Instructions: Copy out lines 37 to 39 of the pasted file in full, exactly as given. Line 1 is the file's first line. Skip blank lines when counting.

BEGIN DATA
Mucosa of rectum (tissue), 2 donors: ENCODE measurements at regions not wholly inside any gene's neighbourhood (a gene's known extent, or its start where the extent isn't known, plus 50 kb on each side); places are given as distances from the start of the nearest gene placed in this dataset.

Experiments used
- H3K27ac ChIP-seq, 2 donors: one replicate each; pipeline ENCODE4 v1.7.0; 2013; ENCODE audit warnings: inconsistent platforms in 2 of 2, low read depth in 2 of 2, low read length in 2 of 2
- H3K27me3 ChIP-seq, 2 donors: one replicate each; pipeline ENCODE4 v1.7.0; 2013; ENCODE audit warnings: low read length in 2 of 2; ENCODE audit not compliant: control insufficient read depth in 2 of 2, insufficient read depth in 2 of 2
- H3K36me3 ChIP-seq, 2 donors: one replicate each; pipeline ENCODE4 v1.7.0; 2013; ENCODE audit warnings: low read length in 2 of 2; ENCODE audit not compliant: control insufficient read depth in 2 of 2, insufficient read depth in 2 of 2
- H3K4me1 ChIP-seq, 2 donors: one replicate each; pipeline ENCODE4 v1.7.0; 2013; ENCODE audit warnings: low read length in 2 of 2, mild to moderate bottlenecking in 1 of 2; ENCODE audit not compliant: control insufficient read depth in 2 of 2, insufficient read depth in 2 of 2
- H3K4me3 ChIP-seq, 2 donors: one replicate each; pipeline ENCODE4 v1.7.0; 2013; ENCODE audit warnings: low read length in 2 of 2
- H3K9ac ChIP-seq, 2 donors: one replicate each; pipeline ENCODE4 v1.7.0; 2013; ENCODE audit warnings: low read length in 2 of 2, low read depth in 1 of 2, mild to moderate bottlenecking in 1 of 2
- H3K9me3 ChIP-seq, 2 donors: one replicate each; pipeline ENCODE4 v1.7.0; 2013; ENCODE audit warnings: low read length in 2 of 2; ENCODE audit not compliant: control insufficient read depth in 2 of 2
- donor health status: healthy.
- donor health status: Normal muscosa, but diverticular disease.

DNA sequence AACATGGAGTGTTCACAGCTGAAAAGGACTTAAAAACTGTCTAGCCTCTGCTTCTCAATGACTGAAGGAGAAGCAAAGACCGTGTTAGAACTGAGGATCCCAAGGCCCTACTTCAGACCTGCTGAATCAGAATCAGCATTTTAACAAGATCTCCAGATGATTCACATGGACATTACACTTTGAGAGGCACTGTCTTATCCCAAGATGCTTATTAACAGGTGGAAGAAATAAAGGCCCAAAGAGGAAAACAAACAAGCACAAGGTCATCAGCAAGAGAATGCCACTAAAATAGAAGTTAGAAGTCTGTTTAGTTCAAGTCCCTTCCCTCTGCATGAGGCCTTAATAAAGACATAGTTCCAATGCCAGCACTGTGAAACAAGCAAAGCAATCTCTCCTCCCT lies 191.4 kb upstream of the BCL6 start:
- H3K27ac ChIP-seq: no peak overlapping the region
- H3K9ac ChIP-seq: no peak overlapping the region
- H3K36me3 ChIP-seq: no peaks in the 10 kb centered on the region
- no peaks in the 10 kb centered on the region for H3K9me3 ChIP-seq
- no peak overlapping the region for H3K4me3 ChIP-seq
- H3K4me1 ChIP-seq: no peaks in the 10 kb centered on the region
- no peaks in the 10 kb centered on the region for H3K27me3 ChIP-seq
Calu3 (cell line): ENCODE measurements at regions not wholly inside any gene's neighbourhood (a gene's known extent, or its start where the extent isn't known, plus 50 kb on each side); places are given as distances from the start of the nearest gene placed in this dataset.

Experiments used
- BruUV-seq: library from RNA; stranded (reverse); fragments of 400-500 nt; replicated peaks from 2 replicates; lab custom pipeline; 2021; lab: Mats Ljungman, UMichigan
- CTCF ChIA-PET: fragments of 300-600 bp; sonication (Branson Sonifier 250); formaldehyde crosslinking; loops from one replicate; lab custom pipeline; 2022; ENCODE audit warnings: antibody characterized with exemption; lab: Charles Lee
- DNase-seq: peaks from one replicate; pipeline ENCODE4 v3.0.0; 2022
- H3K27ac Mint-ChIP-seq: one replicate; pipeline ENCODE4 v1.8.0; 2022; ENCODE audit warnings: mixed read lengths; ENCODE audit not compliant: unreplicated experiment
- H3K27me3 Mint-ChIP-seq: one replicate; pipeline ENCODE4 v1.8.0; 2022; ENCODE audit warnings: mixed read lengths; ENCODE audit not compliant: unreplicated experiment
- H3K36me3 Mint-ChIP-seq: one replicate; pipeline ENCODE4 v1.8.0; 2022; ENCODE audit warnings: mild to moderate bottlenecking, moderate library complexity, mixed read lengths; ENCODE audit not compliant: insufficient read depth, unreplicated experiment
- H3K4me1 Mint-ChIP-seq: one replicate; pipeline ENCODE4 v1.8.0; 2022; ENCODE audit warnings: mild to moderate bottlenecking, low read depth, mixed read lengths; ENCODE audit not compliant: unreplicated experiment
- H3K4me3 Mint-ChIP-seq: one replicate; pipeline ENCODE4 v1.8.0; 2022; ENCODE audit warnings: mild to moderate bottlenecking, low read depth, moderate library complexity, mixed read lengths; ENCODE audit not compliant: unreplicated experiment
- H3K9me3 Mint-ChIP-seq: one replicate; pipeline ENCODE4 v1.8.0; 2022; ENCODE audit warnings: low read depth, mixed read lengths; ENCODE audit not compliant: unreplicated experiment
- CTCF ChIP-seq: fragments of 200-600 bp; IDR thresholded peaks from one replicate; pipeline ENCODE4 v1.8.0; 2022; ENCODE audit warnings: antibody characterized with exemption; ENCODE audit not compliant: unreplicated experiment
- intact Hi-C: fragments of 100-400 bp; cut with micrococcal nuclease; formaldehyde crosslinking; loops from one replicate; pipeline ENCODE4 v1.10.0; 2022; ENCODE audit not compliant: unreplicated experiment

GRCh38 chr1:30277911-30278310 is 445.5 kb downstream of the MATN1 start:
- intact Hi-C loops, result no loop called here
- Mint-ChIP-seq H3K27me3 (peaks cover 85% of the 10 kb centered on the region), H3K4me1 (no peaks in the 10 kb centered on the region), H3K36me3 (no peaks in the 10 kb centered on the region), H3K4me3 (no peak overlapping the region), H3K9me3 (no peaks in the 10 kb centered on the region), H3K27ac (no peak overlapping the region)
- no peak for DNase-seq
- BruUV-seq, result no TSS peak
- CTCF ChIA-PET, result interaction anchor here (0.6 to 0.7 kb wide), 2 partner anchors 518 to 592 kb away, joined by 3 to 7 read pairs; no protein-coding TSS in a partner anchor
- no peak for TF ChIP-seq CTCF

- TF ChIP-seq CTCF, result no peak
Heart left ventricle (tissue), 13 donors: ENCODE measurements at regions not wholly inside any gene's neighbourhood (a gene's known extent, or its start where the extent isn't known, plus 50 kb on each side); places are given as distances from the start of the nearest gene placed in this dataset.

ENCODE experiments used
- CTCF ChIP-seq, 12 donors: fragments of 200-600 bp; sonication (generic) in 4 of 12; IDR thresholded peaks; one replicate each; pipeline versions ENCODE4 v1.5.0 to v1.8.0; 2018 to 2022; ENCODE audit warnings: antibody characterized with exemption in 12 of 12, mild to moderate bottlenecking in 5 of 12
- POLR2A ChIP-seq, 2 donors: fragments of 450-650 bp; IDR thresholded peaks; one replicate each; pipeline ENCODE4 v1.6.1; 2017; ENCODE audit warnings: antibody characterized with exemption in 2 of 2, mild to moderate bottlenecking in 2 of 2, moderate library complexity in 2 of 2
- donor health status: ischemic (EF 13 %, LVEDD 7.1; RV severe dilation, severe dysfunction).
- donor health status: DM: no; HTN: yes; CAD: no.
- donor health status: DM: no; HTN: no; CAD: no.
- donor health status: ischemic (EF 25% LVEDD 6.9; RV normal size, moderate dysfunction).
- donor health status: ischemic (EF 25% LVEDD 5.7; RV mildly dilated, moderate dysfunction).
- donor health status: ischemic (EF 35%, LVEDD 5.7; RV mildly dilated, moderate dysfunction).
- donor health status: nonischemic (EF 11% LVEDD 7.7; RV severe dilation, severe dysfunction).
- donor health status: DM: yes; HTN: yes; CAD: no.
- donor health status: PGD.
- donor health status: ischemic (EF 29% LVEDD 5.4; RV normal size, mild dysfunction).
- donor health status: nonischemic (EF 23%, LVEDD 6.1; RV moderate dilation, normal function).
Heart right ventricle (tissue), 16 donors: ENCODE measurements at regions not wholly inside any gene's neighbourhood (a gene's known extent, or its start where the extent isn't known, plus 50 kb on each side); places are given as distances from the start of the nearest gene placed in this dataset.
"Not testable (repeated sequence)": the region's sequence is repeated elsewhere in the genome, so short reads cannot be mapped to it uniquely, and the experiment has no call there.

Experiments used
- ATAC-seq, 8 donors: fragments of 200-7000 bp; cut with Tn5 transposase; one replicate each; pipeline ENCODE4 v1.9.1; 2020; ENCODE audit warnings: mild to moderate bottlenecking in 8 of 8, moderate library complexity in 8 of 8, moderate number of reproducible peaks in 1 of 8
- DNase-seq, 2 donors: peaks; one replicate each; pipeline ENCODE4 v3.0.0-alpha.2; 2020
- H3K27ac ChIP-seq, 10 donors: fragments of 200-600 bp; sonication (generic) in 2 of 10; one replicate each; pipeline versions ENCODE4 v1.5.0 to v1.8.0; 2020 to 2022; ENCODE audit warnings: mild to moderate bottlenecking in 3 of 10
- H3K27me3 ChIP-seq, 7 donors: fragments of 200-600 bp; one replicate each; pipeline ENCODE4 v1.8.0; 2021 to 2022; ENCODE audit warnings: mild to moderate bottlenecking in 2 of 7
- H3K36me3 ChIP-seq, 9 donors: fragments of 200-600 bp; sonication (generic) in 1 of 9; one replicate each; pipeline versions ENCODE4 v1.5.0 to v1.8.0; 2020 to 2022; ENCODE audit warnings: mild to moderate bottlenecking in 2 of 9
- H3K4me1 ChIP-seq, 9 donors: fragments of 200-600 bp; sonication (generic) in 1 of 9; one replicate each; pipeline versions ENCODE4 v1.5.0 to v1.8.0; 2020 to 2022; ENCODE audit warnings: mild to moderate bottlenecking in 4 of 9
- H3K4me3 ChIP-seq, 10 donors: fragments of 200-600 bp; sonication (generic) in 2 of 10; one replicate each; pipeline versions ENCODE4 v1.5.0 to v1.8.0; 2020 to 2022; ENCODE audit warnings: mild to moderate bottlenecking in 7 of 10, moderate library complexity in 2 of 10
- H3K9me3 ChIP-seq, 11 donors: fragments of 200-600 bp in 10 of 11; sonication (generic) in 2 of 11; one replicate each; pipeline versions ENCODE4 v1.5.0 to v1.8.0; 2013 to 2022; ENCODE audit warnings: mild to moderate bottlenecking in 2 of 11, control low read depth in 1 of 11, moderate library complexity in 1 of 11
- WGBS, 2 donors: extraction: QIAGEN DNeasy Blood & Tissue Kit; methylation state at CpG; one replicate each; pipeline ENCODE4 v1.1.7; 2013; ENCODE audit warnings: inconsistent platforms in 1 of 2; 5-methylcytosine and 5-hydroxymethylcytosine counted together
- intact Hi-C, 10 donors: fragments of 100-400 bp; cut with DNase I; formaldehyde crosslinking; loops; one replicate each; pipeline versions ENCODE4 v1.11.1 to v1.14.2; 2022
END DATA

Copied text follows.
- BruUV-seq, result no TSS peak
- CTCF ChIA-PET, result interaction anchor here (0.6 to 0.7 kb wide), 2 partner anchors 518 to 592 kb away, joined by 3 to 7 read pairs; no protein-coding TSS in a partner anchor
- no peak for TF ChIP-seq CTCF